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Halifax police to apologize for street checks, chief tells public meeting

People gather at the Halifax North Public Library on Monday evening, Nov. 18, 2019 for a conversation about what happens in the aftermath of the street check ban.
People gather at the Halifax North Public Library on Monday evening, Nov. 18, 2019 for a conversation about what happens in the aftermath of the street check ban. - Francis Campbell
HALIFAX, N.S. —

Mistrust could turn to hope but there’s a long road and a lot of work between the two.

That message was brought home Monday evening as more than 100 people gathered at the Halifax North Public Library to engage in conversation intended to start the healing process and stem the historic racism that has plagued Halifax and Nova Scotia.

“Acknowledging the past, the wrongs that have occurred,” Dan Kinsella, chief of the Halifax Regional Police, said of what has to happen.

Kinsella said the “first and most necessary step,” is a public apology from the police department to the black community for the longtime practice of street checks, that unfairly focused on black youth and wilted trust in local police.

Natalie Borden, chairwoman of the Halifax police commission and one of the four panellists Monday, agreed with the necessity of an apology. Borden said an apology stops the excuses for street checks, excuses that tried to justify the practice and downplayed its impact on the black community.

Borden said that training and education of police officers must follow the necessary first step. 

“Educating people’s biases and turning those biases around can be done,” Borden said.

The public meeting was promoted by 902 ManUp, a group of African Nova Scotia men dedicated to promoting a safe and healthy community. The two-hour meeting was moderated by CBC Information Morning host Portia Clark, who dished out questions for the four panellists, who also included Tony Ince, the provincial minister of African Nova Scotian Affairs, and Kymberly Franklin, a senior lawyer with the Nova Scotia Human Rights Commission, to comment on.

Street checks have been defined as an interaction or observation whereby personal and/or identifying information is collected by an officer and entered into a database. The long-standing police practice was brought into focus by the release in late March of a report from Toronto criminologist Scot Wortley, who found that blacks were almost six times more likely to be street checked than whites in Halifax Regional Municipality.

“Street checks have contributed to the criminalization of black youth, eroded trust in law enforcement and undermined the perceived legitimacy of the entire criminal justice system,” Wortley said in his report, recommending that the practice be banned outright or strictly regulated.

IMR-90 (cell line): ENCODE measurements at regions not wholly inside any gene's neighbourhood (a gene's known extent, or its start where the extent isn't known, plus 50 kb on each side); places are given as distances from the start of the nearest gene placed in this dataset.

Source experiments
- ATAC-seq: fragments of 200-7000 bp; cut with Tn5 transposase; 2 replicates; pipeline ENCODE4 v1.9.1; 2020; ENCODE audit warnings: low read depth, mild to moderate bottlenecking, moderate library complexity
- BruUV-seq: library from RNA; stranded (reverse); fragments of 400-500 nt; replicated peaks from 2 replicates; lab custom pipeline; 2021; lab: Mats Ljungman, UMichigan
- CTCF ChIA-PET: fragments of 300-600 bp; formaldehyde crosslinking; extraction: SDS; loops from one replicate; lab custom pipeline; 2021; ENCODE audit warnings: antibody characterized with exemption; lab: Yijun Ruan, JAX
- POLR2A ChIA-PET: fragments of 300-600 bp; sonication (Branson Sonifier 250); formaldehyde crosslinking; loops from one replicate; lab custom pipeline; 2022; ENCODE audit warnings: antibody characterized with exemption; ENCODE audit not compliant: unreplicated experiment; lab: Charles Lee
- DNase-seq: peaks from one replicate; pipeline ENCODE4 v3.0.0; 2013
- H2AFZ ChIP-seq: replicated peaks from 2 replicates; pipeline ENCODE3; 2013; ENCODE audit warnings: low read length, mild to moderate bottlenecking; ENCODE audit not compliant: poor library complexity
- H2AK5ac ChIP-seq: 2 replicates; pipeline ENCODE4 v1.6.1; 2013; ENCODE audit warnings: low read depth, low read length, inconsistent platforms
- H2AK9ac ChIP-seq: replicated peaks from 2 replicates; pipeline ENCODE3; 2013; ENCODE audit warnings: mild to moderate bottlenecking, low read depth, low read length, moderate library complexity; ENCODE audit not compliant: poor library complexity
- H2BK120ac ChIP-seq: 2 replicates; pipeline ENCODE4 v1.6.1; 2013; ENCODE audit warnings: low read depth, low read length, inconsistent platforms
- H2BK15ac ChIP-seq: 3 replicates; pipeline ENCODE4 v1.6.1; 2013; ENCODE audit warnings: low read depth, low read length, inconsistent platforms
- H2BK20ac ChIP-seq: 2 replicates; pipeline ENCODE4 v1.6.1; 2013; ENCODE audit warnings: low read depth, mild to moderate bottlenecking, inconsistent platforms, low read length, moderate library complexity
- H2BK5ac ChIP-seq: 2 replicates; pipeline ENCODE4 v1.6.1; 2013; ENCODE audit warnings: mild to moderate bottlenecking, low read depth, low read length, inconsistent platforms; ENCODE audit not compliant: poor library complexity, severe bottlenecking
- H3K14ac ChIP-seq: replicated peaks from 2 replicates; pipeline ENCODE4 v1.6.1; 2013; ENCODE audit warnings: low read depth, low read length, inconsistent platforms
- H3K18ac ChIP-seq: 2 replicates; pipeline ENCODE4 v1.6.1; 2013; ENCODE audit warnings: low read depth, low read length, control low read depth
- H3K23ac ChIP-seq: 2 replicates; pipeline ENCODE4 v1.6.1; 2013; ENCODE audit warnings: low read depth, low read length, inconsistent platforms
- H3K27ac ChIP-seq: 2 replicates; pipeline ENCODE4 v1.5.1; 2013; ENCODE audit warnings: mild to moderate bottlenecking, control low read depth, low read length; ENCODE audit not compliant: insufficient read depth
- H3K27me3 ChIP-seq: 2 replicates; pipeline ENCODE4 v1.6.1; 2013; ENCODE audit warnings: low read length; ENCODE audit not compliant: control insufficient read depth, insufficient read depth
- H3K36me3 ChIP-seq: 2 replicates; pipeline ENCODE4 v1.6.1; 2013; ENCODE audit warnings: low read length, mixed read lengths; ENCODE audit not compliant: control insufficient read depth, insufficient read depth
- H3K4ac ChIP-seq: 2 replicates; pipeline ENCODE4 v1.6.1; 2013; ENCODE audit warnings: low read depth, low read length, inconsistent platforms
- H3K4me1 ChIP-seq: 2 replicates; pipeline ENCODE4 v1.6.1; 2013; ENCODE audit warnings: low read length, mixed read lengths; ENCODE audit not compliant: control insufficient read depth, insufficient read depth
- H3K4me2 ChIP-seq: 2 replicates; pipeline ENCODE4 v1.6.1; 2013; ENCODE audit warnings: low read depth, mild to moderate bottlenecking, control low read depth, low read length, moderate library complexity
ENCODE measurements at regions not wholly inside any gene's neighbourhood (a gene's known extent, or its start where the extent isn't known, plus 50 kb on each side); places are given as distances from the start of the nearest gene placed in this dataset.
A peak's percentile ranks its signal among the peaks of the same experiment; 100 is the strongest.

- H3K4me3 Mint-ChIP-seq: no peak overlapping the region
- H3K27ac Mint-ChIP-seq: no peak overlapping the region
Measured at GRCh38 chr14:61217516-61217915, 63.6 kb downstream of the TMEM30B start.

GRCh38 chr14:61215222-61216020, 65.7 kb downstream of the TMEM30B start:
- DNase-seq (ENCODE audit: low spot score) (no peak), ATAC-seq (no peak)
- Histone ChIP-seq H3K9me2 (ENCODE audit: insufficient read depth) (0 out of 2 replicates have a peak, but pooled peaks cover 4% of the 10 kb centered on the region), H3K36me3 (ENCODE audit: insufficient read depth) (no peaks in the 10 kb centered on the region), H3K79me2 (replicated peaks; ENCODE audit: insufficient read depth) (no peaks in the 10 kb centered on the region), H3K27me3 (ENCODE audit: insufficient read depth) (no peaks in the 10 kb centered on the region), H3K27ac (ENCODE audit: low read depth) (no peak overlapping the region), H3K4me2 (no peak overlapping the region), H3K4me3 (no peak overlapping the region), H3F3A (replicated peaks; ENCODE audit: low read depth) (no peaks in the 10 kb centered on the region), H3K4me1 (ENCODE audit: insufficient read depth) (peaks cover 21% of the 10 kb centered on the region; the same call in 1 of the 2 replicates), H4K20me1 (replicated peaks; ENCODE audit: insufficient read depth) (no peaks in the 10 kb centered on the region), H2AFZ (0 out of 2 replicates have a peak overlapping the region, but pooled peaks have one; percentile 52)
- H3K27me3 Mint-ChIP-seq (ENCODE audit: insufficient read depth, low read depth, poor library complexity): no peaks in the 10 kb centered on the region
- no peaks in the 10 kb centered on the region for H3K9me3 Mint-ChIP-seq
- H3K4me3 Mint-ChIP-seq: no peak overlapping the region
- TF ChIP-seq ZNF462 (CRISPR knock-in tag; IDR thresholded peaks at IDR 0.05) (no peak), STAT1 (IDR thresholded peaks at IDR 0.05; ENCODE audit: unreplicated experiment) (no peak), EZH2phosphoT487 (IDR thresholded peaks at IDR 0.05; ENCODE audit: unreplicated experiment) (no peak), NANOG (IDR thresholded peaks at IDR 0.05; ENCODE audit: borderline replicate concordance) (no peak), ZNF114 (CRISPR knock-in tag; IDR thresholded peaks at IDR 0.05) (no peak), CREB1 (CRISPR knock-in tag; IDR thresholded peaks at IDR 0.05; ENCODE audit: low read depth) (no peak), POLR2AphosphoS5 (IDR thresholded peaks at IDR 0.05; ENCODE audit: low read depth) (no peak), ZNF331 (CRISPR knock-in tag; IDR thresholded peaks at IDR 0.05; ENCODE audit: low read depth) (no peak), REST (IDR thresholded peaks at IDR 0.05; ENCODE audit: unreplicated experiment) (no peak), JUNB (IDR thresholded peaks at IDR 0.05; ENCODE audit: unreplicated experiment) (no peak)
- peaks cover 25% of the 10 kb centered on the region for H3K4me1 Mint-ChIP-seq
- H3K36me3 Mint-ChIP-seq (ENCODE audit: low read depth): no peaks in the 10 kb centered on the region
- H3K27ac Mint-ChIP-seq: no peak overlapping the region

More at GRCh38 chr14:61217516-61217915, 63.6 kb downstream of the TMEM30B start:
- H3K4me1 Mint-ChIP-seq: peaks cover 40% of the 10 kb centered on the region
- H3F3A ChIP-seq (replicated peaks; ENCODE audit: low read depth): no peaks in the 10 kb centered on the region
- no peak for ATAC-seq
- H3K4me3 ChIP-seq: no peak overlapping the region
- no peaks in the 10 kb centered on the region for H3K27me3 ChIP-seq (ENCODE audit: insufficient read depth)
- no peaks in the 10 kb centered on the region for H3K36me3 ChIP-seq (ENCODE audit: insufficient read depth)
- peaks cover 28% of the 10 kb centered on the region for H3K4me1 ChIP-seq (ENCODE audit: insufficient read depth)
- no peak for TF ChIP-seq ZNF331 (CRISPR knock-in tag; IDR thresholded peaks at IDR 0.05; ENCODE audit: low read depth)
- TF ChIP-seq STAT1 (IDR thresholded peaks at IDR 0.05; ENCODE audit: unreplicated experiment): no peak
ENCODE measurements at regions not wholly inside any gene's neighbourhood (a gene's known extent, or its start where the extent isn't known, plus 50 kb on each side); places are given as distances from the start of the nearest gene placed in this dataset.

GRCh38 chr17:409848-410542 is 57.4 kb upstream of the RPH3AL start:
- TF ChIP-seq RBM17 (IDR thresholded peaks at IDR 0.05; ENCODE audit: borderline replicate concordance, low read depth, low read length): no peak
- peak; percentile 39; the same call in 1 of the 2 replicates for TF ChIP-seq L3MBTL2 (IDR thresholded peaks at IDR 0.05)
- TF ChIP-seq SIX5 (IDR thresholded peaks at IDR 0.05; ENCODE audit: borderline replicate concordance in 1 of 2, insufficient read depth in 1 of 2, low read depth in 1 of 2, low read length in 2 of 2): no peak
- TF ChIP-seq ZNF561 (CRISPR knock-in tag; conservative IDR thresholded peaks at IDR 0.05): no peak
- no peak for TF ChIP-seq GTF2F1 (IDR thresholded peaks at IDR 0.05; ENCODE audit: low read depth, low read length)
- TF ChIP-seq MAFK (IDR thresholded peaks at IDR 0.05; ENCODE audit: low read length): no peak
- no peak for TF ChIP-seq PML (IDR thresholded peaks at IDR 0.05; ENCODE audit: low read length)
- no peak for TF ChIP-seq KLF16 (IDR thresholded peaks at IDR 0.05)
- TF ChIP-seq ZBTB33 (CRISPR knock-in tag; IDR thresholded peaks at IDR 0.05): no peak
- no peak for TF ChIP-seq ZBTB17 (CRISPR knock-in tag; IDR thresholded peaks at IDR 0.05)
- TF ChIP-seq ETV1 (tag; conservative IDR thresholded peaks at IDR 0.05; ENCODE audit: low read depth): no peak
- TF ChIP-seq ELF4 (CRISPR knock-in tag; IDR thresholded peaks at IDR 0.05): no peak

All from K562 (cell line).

The provincial government first instituted a moratorium on street checks but later upgraded it to a ban after former Chief Justice Michael MacDonald submitted a legal opinion to the Nova Scotia Human Rights Commission that the practice was illegal.

Franklin called street checks and their legacy “very hurtful,” saying the practice has promoted distrust and fear.

“This is the tip of the iceberg,” Franklin said. “There are other problems besides street checks.”

Ince said street checks represent only one piece of a larger problem that has to be dealt with.

“I’m pleased that government, police and the community are all in the same room to talk about it,” Ince said. “We have a long way to go.”

Kinsella, who took over the job as Halifax’s top cop in July, said he has been talking with the black community from the time he arrived in the city. 

How do you repair trust when no trust existed in the first place, asked one audience member during the question-and-answer period.

Kinsella announced at a police commission meeting earlier in the day he would deliver the long-awaited public apology to the black community on Nov. 29 at 11 a.m., at the Halifax Central Library. 

The chief said the many community members and leaders he has met with will be invited to the public apology.  

“It’s a powerful way to move forward but it’s much more than just an apology, it’s the post-apology work that we will build into the plan to make sure that collectively we can move forward.”

Justice Minister Mark Furey has also promised an apology to the black community on behalf of the province.

Chief Supt. Chris Leather of the RCMP Halifax Division said an apology is still under consideration but it would have to take into account the implications for a wider apology that reaches beyond Nova Scotia.

“Street checks, of course, is an issue for a number of jurisdictions in a number of provinces,” Leather said. 

He said the RCMP will have something nailed down within weeks.

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